Falguni Shah takes the thumri further in a new album.
She’s sung for the Obamas, the Dalai Lama, Oprah Winfrey and even for hardened criminals. She’s performed with noted names like Yo-Yo Ma, A.R. Rahman, Wyclef Jean, Philip Glass, Ricky Martin, and Blues Traveler. Her songs have also been featured in Angelina Jolie’s directorial debut, A Place in Time.
Meet Falguni Shah, popularly known as Falu, a singer from Mumbai who has generated a devoted fan following in New York. At the launch of her new album Foras Road — produced by Grammy-Award-winning producer Danny Blume — Falu wowed the audience with a powerful rendition of the traditional thumri.
Here are excerpts from an interview.
Could you share an early memory of music from your childhood?
The earliest memory I have is from when I was four and I got a chance to sing in an Amitabh Bachchan movie, Do Aur Do Panch in the child chorus for ‘Humko jeene do, jeene do’. I couldn’t reach the mike and they gave me a stool to stand on.
How rigorous was your training?
I started taking lessons from Kaumudi Munshi, who was also my mother’s teacher, at the age of three and after I finished school, she put me in a seven-year masters’ program. When I was very young, I remember my mother not feeding me if I didn’t practise my scales. She’d give me a bite after each effort! It was all very playful. When I turned six, I became very serious about singing. At 14 I would practise for 16 hours a day — I would practise like a maniac.
Your husband Gaurav Shah is an oncologist and a member of your band. Would you say you had a marriage ‘arranged by music’?
That’s so true — I like that term! Gaurav is the soul of my band. He was studying neuroscience at Harvard but was also learning the flute and vocal. After graduating, he came to India to learn music and he was in my classes with Kaumudi Munshi and Ustad Sultan Khan. Obviously the concept of dating didn’t exist, so he signed up in all my classes one by one. That’s how we started hanging out together and all we did was sing together! My parents liked him a lot.
How was your experience as a visiting lecturer at Tufts University?
It was fantastic — my first introduction to how music works here, how America works. It was a mixed class of all nationalities. Some of my students were older than I was — I don’t think I was teaching — I was just sharing what I knew.
Over the years you and your musicians have evolved an ‘Indie Hindi’ band.
In our last album, Gaurav wrote ‘In the Rain’ which is an English thumri. That made me think — why don’t we explore the roots of thumri and really create an entire album? Foras Road is what that is.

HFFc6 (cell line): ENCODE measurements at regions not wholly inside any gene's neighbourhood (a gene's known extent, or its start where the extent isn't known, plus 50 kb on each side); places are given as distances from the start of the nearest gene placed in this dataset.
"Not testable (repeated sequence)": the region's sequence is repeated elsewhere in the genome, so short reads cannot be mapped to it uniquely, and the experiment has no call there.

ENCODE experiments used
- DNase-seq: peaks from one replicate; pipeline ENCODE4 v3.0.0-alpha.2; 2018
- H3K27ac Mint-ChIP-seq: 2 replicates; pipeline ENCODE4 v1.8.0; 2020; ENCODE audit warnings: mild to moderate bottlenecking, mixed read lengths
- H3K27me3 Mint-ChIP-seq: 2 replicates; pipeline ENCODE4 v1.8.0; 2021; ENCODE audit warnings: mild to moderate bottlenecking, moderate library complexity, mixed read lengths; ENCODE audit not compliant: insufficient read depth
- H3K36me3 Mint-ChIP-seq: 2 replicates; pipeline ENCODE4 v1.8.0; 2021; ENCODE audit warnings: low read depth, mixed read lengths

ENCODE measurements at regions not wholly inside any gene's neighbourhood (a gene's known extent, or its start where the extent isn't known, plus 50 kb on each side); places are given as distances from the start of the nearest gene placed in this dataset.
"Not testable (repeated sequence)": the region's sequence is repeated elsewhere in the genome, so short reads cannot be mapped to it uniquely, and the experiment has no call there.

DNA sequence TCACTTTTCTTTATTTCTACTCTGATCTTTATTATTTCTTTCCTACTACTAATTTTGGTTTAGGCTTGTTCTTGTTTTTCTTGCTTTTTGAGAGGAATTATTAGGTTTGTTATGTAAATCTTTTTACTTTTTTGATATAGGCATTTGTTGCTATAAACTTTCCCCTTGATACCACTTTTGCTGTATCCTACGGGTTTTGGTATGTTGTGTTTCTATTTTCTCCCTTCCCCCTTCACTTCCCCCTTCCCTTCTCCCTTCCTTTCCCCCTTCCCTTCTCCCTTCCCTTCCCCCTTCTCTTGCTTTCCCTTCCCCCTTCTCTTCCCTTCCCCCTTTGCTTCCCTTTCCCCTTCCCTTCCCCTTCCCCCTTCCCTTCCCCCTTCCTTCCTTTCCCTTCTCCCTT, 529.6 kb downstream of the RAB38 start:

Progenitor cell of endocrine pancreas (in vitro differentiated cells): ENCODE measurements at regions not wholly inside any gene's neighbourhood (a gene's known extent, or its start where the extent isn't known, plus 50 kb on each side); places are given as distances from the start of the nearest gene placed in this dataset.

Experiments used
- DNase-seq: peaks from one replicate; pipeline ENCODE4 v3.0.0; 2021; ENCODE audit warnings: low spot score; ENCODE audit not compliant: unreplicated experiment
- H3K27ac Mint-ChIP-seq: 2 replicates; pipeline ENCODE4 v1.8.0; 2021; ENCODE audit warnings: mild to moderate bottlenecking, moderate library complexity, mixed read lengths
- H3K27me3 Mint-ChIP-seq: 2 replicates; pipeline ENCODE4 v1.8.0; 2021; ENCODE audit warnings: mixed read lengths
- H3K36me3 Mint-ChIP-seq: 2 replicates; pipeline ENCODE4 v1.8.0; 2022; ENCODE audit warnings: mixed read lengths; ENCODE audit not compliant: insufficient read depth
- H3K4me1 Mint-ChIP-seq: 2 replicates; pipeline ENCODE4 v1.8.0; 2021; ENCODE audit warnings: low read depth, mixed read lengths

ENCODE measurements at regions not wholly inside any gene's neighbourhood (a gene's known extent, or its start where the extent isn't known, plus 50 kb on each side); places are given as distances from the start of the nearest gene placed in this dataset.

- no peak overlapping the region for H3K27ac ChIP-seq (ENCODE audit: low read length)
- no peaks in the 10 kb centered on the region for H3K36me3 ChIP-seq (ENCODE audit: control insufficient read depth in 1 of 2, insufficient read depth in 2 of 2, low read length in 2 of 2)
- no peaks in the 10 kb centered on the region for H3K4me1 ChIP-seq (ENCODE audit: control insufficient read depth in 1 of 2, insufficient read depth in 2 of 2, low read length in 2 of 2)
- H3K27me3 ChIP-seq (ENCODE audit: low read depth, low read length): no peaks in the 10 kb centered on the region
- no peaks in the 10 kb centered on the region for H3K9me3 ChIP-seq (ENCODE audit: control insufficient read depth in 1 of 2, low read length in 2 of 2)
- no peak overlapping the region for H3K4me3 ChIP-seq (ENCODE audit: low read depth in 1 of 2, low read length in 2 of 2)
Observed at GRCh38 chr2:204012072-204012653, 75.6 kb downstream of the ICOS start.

Did you write all the songs or are they old classics?
I inherited this semi-classical music from my teacher — there are seven languages in the album. I have learned 5000 thumris — I always had them, I grew up with them. There are some songs we wrote in that style and some were handed down, for which we re-arranged the music.
Growing up, did you ever expect to perform in the clubs and concert halls of New York?
I never imagined I would do what I’m doing right now. I started experimenting — sometimes that works, and sometimes it doesn’t and you learn from your mistakes. I found my niche from all the experimentation — small basement sessions for birthdays to festivals to Carnegie Hall — I did it to find out where I belong. It just fell in place.
Why have you chosen to present classical music in such a non-traditional way?
The younger generation considers classical music their ‘parents’ music’. I want to break this. Classical music is passed orally from generation to generation and if we don’t pass it on, we will lose it.
If you have an image, if you look cool, if you can be one of them, the young generation will relate to you and the music. We have made an effort to take this old sound but present it in a very cool and hip and modern way. When I sing a thumri it's exactly as a baiji would sing it but the arrangement with instruments is something that we may not hear in India.
I was recently in Jacoby Hospital in the Bronx — some of the people were in wheelchairs, some with breathing machines. You touch their hearts with music. We did a show at Sing Sing, a maximum security prison. I think it’s been one of my best shows. That audience, many who were in handcuffs, loved it. For two hours they felt free.